California reduced its state prison and county jail populations at historic rates since 2009 without any significant increase in crime. at least not until last year, says a new study reported by the San Francisco Chronicle. However, recently released inmates are still being arrested and convicted of new crimes at high levels, and the state is spending even more on prisons and jails than it did in the past, the Public Policy Institute of California reported. The institute examined the effect of new laws and policies put in place since 2009, when a federal court ordered California to reduce its prison population by 40,000 inmates to relieve overcrowding, which the court determined to be the main cause of woeful prison health care.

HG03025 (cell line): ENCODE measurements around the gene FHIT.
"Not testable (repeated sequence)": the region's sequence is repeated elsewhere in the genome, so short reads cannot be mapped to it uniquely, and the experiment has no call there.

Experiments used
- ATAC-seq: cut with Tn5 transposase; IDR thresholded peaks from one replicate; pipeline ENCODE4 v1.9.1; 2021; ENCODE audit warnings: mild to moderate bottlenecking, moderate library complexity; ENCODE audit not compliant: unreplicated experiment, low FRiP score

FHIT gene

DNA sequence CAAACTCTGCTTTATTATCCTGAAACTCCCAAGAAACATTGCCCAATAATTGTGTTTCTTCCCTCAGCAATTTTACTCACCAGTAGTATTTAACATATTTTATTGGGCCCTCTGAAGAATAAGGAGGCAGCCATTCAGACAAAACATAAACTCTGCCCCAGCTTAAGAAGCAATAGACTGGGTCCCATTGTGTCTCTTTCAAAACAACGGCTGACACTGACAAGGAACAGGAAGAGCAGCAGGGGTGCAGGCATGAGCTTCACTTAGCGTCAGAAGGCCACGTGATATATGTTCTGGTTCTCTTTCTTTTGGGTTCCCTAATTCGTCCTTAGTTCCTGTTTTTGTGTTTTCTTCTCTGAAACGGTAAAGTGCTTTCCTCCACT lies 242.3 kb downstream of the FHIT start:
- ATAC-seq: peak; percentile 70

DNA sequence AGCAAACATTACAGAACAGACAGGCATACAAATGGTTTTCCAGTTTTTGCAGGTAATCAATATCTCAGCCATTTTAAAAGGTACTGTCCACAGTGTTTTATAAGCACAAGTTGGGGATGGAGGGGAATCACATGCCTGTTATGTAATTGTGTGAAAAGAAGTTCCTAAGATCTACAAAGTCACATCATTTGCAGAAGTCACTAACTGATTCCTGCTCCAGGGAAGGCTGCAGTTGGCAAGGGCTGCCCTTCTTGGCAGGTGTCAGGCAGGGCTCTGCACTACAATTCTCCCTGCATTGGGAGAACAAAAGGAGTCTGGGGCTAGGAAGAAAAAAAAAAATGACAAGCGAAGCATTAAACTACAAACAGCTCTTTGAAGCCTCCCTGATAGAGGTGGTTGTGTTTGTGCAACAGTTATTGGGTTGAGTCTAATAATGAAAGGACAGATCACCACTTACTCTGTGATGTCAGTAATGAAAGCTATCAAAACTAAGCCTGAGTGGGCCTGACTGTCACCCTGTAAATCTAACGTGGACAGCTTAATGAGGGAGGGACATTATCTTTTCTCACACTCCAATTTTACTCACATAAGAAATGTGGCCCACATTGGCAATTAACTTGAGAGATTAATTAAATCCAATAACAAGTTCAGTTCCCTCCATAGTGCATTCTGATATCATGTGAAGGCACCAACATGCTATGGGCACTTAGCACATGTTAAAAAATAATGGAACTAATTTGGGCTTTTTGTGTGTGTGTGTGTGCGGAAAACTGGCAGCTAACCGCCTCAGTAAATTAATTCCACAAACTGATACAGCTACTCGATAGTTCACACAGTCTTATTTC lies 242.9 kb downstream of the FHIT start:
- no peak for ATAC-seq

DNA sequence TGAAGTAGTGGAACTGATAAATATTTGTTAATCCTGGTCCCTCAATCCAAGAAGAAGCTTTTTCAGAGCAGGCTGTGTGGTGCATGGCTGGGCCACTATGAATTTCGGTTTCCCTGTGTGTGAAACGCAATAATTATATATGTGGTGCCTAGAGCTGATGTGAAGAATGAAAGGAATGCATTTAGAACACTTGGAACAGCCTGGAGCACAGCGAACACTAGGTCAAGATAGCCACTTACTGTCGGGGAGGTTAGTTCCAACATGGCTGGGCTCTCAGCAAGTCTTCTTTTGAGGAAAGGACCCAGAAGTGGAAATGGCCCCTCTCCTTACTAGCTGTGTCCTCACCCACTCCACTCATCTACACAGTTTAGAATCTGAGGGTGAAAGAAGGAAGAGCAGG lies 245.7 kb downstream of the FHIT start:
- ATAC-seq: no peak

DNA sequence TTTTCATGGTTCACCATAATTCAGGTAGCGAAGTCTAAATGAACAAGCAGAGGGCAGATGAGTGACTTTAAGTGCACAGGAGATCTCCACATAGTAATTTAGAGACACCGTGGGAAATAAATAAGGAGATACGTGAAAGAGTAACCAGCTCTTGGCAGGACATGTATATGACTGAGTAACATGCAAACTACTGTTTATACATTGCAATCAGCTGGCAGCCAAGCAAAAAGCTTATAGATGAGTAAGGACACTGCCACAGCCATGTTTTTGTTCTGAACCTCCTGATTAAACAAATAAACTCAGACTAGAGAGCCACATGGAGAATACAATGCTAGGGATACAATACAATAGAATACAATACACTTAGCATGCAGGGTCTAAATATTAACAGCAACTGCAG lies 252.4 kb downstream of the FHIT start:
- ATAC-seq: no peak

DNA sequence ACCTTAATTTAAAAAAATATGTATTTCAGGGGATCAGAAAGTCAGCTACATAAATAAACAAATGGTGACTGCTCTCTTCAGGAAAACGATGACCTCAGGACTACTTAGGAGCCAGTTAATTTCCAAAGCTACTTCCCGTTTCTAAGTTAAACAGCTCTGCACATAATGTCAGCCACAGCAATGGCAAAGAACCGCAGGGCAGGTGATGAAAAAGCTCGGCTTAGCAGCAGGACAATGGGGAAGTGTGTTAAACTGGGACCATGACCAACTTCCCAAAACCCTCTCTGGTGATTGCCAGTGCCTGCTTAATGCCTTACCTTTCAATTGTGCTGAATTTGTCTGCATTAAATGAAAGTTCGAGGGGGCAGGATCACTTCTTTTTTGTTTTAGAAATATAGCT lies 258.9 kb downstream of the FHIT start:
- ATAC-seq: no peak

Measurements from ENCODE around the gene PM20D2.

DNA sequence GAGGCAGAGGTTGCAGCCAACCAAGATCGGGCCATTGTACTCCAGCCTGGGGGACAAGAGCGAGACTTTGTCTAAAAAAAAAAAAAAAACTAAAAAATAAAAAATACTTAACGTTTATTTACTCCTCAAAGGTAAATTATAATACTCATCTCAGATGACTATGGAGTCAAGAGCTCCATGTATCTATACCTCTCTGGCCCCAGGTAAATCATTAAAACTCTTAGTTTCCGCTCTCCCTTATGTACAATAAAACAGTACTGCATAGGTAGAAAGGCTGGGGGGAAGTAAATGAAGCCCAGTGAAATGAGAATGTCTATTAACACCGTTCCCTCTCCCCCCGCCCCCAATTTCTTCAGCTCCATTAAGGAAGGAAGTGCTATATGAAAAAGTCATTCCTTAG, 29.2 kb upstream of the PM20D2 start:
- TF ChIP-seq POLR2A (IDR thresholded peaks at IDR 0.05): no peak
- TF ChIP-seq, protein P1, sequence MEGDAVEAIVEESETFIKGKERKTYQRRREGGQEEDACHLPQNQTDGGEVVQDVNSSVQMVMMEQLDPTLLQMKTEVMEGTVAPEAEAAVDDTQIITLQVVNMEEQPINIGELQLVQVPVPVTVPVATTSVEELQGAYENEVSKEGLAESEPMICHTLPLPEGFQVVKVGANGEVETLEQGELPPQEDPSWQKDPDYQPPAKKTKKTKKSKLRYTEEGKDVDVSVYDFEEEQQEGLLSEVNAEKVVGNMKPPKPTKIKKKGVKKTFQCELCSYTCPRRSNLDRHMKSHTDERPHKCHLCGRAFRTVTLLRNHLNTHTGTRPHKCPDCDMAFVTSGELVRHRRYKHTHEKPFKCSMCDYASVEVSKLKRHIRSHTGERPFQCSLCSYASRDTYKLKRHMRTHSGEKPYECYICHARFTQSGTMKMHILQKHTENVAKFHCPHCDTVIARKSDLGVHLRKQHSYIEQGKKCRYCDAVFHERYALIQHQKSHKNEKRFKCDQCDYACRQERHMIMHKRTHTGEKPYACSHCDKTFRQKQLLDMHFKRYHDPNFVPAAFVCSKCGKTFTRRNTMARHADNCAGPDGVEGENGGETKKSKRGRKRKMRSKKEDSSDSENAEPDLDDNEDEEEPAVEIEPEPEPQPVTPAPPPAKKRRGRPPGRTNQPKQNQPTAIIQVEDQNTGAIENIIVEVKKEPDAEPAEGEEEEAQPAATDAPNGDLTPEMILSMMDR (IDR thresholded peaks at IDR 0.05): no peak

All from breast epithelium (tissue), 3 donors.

Since then, the number of inmates in prisons and jails, which had climbed for 30 years to a record high of nearly 256,000 in 2006, has dropped by 55,000. The incarceration rate fell from 702 per 100,000 residents to 515, the lowest level since the early 1990s. The prison population met the court-ordered target last year, although California achieved that goal by housing some of its inmates in private prisons in other states. Since 2009, the report said, “California has embarked on a path — unmatched by any other state — of reducing incarceration and reforming its correctional system.” Last year, violent crime in California rose by 8.4 percent, and property crime — which had hit a 50-year low in 2014 — went up by 6.6 percent. Crime rates remain “historically low” in California, and it’s too early to judge whether the 2015 rise was a one-year aberration, the institute said.